There are some hurdles to clear, however. According to School Committee vice chairman Mitch Blaustein, parents at recent meetings have raised concerns over the change affecting athletic schedules, as well as the ability of some high schoolers to get home in time to baby-sit their younger siblings.

"The best way to do it would be to have schools start a little later every year to get to what we're after," said Blaustein, who acknowledged that the change would be difficult for parents.

The chairwoman of Sharon's School Committee, Alison Rutley, also sees the need to educate parents. Rutley said she is "wholeheartedly" for the change based on the research she has read.

"I think there is data out there and studies done that high school kids who get up later are more alert, pay attention better, aren't tired and as stressed," Rutley said.

In Duxbury, officials are dealing with the fallout from the decision this month to move the start time at both the middle and high schools to 8:15 from 7:30, effective next fall.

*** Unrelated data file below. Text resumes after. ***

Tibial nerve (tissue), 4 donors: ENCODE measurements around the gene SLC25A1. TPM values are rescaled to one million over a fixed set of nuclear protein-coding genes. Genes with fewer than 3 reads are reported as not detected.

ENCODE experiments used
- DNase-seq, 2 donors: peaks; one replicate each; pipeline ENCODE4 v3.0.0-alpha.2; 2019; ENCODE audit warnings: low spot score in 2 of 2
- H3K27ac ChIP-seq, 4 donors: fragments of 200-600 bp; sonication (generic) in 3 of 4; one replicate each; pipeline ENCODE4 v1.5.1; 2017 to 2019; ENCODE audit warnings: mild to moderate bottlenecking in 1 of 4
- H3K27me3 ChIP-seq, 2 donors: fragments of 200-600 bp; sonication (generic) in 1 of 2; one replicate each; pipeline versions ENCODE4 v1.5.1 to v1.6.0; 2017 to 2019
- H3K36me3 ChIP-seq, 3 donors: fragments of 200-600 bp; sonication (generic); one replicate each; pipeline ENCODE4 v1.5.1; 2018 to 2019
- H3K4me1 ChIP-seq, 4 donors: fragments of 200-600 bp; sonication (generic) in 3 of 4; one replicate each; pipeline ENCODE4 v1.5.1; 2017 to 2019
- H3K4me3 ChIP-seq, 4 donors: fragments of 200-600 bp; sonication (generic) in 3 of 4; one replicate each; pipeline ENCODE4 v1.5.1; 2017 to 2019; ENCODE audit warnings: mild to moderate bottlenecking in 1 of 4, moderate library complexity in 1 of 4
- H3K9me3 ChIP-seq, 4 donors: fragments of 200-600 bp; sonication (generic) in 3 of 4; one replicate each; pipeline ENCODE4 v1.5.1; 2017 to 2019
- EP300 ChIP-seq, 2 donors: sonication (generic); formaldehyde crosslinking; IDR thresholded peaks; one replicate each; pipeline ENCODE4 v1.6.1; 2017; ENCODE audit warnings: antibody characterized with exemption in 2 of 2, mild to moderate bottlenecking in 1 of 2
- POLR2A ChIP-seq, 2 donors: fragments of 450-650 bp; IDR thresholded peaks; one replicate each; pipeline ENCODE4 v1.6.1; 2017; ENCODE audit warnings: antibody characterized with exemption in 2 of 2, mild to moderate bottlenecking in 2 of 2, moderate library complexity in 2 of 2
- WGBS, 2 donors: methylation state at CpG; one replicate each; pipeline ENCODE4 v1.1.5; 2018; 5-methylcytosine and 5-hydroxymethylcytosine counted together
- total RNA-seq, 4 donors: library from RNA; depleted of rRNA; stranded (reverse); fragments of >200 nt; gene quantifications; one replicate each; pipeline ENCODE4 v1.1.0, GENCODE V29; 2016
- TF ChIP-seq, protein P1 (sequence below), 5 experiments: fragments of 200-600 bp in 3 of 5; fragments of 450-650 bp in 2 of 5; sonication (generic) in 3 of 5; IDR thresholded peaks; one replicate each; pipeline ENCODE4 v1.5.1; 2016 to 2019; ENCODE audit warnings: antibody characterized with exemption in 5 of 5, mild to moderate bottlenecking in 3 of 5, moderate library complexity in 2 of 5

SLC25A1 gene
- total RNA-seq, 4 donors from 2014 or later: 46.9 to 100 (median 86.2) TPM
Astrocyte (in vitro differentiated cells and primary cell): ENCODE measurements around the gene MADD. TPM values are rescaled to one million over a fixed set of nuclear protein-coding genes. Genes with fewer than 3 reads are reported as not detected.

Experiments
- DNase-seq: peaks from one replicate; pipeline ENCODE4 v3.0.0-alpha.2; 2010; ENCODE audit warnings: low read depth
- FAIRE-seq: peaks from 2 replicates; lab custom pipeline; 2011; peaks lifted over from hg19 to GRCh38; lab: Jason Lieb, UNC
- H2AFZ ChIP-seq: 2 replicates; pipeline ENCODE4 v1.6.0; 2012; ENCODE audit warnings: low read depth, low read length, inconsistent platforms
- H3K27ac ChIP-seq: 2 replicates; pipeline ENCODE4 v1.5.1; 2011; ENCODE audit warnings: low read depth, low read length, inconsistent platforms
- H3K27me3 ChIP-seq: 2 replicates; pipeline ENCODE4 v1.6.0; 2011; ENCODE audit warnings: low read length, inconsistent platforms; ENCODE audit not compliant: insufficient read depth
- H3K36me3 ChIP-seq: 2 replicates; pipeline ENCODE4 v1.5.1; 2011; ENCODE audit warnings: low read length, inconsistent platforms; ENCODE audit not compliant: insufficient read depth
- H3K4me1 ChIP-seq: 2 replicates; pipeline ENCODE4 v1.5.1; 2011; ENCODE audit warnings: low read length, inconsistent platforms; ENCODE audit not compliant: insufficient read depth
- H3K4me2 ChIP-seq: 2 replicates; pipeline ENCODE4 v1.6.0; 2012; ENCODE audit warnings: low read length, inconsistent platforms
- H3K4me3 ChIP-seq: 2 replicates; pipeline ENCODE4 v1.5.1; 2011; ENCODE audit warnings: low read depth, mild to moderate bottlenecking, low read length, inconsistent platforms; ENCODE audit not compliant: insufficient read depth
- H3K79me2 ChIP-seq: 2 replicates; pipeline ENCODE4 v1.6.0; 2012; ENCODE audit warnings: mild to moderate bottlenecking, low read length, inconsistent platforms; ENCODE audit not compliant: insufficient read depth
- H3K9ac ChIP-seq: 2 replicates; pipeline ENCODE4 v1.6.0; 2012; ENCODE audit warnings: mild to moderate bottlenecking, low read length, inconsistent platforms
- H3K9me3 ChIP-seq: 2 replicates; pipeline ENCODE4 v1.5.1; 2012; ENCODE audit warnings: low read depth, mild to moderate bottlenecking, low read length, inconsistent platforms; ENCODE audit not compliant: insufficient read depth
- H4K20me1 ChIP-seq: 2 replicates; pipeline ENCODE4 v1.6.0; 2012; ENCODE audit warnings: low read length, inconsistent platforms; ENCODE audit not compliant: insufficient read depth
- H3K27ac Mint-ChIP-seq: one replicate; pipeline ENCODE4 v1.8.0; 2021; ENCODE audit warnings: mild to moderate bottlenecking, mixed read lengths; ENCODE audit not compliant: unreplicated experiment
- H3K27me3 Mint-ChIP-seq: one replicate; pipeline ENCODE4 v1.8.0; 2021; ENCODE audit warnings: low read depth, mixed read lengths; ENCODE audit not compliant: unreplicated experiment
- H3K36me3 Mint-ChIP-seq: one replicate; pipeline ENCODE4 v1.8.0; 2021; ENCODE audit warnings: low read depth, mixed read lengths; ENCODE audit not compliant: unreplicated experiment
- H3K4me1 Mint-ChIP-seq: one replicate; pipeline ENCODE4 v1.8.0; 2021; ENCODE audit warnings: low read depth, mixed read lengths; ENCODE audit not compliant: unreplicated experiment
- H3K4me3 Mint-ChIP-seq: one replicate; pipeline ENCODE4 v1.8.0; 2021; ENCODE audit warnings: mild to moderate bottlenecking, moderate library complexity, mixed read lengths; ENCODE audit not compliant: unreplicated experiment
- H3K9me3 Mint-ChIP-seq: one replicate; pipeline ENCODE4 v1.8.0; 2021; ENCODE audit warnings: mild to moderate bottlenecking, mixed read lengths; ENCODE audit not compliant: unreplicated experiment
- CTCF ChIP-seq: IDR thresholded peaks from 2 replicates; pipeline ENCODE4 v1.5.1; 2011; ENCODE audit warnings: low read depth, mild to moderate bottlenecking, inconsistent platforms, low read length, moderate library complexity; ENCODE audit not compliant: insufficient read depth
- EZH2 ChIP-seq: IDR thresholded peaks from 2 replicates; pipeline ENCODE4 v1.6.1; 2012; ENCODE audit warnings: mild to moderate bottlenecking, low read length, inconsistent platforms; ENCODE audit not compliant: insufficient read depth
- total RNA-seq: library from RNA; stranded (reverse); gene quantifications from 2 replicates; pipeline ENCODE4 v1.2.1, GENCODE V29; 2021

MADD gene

While parents generally support the time shift for high schoolers, some see drawbacks for the third-, fourth-, and fifth- graders at the Alden School.

Those 859 students would have to begin their day at 7:30 instead of the current 8:25 because the district has to use the same number of contracted buses in order to avoid extra costs. If all of the students were to start at the same time, Duxbury's busing costs would be more than $1 million, which would be prohibitive, said Superintendent Susan Skeiber.

Skeiber, who has taught primary education for much of her 32-year career, said that an earlier start time for younger students would be beneficial because they get tired earlier in the day.

Still, some parents are angry about the change. Selden Tearse sees the shift as a hidden tax on working parents because younger students will be home before the middle and high schoolers and will require child care.

"No matter how you cut it, it's going to cost money, and this is not a time when people can afford an extra $2,000," said Tearse, a 45-year-old mother of a second- and a fifth-grader.

"I think School Committee members are trying to do a positive thing, but from the beginning you're hosing the Alden School population - they're throwing them under the bus to do this."